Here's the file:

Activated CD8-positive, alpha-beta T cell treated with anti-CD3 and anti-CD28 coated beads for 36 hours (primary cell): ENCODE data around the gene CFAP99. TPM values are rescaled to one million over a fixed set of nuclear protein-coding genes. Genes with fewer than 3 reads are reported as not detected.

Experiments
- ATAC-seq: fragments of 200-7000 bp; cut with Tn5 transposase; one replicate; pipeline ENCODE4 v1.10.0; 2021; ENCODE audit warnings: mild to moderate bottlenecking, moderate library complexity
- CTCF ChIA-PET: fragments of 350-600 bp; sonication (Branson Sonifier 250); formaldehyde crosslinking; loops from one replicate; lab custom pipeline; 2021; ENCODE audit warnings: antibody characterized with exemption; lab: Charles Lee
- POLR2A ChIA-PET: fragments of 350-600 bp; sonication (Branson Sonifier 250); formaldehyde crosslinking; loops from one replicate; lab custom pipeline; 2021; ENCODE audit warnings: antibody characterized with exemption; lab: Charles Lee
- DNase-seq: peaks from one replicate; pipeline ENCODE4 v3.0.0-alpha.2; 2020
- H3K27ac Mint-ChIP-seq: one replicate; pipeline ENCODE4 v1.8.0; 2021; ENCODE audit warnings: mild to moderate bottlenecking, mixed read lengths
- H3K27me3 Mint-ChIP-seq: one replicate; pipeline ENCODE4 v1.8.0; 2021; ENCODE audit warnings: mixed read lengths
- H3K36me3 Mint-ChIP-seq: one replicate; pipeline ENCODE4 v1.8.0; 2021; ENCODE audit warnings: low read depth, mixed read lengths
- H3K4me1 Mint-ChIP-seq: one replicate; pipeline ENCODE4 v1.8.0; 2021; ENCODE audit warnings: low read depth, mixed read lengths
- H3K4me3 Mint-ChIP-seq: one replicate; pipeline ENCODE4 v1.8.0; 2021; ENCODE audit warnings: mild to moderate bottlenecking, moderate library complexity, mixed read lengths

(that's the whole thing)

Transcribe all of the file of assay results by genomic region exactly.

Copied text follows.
Activated CD8-positive, alpha-beta T cell treated with anti-CD3 and anti-CD28 coated beads for 36 hours (primary cell): ENCODE data around the gene CFAP99. TPM values are rescaled to one million over a fixed set of nuclear protein-coding genes. Genes with fewer than 3 reads are reported as not detected.

Experiments
- ATAC-seq: fragments of 200-7000 bp; cut with Tn5 transposase; one replicate; pipeline ENCODE4 v1.10.0; 2021; ENCODE audit warnings: mild to moderate bottlenecking, moderate library complexity
- CTCF ChIA-PET: fragments of 350-600 bp; sonication (Branson Sonifier 250); formaldehyde crosslinking; loops from one replicate; lab custom pipeline; 2021; ENCODE audit warnings: antibody characterized with exemption; lab: Charles Lee
- POLR2A ChIA-PET: fragments of 350-600 bp; sonication (Branson Sonifier 250); formaldehyde crosslinking; loops from one replicate; lab custom pipeline; 2021; ENCODE audit warnings: antibody characterized with exemption; lab: Charles Lee
- DNase-seq: peaks from one replicate; pipeline ENCODE4 v3.0.0-alpha.2; 2020
- H3K27ac Mint-ChIP-seq: one replicate; pipeline ENCODE4 v1.8.0; 2021; ENCODE audit warnings: mild to moderate bottlenecking, mixed read lengths
- H3K27me3 Mint-ChIP-seq: one replicate; pipeline ENCODE4 v1.8.0; 2021; ENCODE audit warnings: mixed read lengths
- H3K36me3 Mint-ChIP-seq: one replicate; pipeline ENCODE4 v1.8.0; 2021; ENCODE audit warnings: low read depth, mixed read lengths
- H3K4me1 Mint-ChIP-seq: one replicate; pipeline ENCODE4 v1.8.0; 2021; ENCODE audit warnings: low read depth, mixed read lengths
- H3K4me3 Mint-ChIP-seq: one replicate; pipeline ENCODE4 v1.8.0; 2021; ENCODE audit warnings: mild to moderate bottlenecking, moderate library complexity, mixed read lengths